Staff writer Madeleine Bonniot highlights some of the best movies filmed right here – do you recoginize any of the landmarks?
Although Hollywood is known as the movie making capital of the world, San Francisco has added its artistic flare and culture to film over the years. With breathtaking views and diverse neighborhoods, it is easy to see why directors would choose to indulge in their craft here. Alfred Hitchcock’s “Vertigo,” for example, was filmed at Fort Point, at the base of the Golden Gate Bridge. Chinatown, the Tenderloin, Alcatraz, and Fisherman’s Wharf – along with vintage Victorian homes (dubbed “painted ladies”) – have all been featured. Classic movies, such as Mrs. Doubtfire, A View to Kill, and The Graduate, all contained such scenes. Even modern blockbusters, like “The Five Year Engagement,” “The Social Network” and Woody Allen’s recent “Blue Jasmine,” include shots taken within our beautiful city. In fact, there are over 3,000 movies with scenes filmed in San Francisco.
The 1958 Hitchcock film, “Vertigo,” centers on San Francisco police detective, Scottie Ferguson, who suffers from chronic dizziness and is forced to retire prematurely. He ends up coming out of retirement to follow a woman, Madeleine, who behaves peculiarly. The psychological thriller premiered at San Francisco’s own Stage Door Theater (now known as the Ruby Skye nightclub) on Mason and Geary. As previously mentioned, one of the scenes was filmed at Fort Point, which is just a short bus ride away from USF’s campus. It has an incredible view of the Golden Gate Bridge. The first time that Scottie spots Madeleine was at Ernie’s Restaurant on Montgomery Street, in the Jackson Square Historic District. Ernie’s Restaurant unfortunately closed in 1995 to be reopened as the Essex Supper Club, which has also since closed. The complex where Madeleine lives is actually the Brocklebank Apartments at 1000 Mason Street; it is still present today.
“Mrs. Doubtfire,” starring Robin Williams, is a childhood classic that I watched constantly growing up. The movie was filmed exclusively in the San Francisco Bay Area, and most of the locations are also not too far from the USF campus. If you have not seen or heard of “Mrs. Doubtfire,” it is about two parents and their family. Daniel and Miranda Hillard are in the middle of a very complicated divorce when Miranda bans Daniel from seeing their children. As his desire to visit with them is so strong, Daniel creates an alter ego: the children’s nanny, Mrs. Doubtfire. The house portrayed as the Hillard’s home is located on Steiner Street in Pacific Heights. Other scenes take place in the East Bay, North Berkeley, and on Columbus Avenue in North Beach.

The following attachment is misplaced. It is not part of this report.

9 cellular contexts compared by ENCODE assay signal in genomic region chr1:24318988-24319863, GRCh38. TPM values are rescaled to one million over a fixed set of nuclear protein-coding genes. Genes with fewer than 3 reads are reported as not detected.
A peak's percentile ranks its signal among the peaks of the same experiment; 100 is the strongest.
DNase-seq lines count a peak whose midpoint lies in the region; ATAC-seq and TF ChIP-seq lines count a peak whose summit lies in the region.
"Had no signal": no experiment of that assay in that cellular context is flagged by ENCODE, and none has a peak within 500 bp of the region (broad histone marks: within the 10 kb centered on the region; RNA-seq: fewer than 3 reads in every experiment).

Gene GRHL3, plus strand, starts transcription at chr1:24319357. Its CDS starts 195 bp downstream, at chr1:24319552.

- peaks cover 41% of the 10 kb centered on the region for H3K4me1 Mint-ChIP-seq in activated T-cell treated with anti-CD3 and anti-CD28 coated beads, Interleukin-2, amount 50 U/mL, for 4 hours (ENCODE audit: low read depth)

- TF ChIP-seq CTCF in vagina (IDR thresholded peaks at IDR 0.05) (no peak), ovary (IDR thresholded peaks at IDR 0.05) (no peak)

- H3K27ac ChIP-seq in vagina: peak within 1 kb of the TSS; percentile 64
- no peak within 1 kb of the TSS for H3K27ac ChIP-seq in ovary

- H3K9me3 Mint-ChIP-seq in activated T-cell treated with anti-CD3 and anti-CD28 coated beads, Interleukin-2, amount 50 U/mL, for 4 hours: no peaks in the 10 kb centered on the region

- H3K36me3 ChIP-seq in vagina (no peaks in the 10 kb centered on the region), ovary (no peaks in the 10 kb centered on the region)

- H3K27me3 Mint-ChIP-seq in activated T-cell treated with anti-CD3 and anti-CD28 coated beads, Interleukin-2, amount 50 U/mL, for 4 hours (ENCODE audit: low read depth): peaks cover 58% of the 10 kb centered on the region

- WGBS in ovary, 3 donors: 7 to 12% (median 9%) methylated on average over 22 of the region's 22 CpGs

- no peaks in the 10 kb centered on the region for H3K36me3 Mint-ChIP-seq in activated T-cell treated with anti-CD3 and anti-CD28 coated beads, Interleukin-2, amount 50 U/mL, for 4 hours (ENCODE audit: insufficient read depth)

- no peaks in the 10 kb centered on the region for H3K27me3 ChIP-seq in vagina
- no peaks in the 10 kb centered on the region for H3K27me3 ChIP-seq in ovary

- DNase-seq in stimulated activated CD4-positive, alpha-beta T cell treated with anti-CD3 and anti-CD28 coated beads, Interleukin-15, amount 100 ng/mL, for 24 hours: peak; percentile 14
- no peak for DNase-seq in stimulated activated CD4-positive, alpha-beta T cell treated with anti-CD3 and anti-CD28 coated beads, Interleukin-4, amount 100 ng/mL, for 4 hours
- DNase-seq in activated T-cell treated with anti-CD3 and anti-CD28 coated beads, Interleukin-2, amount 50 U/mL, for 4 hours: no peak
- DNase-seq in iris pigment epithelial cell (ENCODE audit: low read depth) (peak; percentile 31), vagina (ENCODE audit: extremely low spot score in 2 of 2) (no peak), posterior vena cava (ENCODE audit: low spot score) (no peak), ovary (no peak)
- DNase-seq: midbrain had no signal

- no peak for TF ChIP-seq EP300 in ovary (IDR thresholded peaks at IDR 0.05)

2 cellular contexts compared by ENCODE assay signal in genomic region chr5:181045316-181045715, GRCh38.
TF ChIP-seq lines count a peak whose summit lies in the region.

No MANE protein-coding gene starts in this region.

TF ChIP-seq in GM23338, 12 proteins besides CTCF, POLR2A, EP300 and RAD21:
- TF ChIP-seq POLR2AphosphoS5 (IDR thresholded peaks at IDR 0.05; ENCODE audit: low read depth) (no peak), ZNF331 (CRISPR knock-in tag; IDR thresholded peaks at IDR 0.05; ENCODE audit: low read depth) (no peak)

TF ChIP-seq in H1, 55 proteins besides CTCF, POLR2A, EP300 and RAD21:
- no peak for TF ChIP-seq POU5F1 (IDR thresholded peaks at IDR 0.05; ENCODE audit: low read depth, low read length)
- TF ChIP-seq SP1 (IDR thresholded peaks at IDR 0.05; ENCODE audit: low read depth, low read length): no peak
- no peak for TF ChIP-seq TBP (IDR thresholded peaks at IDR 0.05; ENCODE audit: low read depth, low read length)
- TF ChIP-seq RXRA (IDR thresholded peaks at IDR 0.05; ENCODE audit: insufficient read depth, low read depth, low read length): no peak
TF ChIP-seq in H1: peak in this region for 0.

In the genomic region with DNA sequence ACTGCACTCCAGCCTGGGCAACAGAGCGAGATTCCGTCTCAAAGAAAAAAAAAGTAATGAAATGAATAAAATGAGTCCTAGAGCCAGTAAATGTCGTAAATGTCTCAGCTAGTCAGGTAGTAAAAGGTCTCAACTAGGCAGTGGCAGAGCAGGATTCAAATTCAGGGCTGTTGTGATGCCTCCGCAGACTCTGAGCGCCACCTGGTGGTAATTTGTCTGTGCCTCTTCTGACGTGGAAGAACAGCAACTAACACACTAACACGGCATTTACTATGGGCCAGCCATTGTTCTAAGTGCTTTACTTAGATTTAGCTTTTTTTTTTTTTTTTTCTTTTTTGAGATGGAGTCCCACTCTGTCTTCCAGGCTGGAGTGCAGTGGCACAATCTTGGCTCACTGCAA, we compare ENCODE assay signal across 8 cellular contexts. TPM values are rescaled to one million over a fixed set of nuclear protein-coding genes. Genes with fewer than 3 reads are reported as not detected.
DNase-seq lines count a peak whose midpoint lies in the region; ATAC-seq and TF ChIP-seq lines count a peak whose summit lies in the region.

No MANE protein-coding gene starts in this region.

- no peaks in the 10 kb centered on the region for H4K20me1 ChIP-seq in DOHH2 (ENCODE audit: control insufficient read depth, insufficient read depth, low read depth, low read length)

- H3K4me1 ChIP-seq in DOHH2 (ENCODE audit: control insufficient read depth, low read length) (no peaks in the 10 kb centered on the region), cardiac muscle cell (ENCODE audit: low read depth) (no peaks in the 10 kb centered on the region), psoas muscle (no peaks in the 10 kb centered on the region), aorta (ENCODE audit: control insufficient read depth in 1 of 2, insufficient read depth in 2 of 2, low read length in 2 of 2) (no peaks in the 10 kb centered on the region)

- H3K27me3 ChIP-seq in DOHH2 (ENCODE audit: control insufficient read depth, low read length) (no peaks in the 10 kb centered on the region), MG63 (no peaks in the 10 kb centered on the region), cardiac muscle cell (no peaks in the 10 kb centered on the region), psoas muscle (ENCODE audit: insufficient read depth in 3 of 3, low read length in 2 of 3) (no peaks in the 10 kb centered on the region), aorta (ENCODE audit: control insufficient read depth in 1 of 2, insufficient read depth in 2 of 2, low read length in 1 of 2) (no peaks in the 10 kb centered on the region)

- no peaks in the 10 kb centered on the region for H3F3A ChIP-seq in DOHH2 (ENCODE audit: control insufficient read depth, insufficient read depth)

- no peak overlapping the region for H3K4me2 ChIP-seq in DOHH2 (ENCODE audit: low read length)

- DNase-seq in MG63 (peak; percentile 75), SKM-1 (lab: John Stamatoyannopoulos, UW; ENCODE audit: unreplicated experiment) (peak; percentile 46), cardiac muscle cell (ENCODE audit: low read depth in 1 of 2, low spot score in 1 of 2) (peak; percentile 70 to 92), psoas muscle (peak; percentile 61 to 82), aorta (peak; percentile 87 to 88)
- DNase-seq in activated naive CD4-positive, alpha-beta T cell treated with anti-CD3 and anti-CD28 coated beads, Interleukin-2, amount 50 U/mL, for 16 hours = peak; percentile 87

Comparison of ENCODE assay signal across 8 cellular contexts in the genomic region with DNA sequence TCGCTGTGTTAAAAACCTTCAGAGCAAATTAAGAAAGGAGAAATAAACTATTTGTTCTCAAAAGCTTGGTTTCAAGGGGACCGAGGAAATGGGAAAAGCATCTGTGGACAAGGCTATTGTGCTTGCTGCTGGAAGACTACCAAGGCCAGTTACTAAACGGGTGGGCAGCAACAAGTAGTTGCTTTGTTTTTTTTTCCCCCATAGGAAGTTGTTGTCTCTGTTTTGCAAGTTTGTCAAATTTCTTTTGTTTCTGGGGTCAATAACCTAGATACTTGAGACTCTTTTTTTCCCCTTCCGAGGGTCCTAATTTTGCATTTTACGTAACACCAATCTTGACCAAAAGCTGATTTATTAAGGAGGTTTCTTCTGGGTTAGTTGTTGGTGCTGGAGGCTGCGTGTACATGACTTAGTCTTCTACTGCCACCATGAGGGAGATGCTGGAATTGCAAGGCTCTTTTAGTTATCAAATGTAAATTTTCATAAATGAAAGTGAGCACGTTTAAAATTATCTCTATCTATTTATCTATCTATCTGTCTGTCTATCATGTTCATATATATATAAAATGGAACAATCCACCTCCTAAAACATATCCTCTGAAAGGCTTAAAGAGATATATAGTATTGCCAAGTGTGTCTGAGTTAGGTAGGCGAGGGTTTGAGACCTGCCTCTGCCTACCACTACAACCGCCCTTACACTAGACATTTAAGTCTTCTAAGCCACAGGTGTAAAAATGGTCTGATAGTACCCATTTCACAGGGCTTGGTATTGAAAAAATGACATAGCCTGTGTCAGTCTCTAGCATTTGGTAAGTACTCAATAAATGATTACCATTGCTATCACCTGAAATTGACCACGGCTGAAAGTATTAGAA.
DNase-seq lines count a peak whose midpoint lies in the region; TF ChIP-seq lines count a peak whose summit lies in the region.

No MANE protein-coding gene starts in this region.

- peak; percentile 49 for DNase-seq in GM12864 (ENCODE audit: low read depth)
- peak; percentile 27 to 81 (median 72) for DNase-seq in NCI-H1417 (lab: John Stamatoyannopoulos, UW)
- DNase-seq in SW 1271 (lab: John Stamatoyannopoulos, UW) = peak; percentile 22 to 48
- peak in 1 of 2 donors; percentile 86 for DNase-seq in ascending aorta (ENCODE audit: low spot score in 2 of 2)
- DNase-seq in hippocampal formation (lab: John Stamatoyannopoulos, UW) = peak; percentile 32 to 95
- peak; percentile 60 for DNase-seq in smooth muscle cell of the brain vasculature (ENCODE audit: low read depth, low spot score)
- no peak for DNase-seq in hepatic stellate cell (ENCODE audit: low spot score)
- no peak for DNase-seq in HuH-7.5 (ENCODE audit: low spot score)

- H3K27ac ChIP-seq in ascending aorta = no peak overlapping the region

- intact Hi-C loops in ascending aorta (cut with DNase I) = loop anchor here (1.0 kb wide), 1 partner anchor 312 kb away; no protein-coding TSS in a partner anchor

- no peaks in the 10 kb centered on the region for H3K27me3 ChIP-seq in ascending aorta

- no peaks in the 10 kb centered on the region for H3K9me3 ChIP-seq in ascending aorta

A quick ride on the 43 bus will take you to the rooftop basketball court, which is a main feature in every girl’s favorite teenage movie, “The Princess Diaries.” It tells the clichéd teenage story of frumpy Mia Thermopolis, played by Anne Hathaway, who discovers she is the princess of a ficticious country called Genovia. The displayed basketball court is at Hamlin School, between Webster and Buchanan on Vallejo Street. The film also features the Golden Gate Bridge, a house on the cliffs of Ocean Beach with a view of the Sutro Baths, and a small scene on the corner of Taylor Street and Broadway.
Additionally, the 2013 Allen film, “Blue Jasmine,” features Cate Blanchett as a New York City housewife struggling through a midlife crisis. Her character moves to live with her sister in an apartment on South Van Ness in the Mission District. Locales included: the Outer Sunset, various restaurants in the Mission, Chinatown, and Ocean Beach. The film co-stars Alec Baldwin, Louis C.K., and Peter Sarsgaard. It received a score of 89/100 on the critic website, Rotten Tomatoes, as well as generally great reviews. Go see it in theaters!
If you’re a movie buff looking for an adventure, our city is home to many places recognized in cinema. And if you’re an aspiring filmmaker, San Francisco is the place to start your career.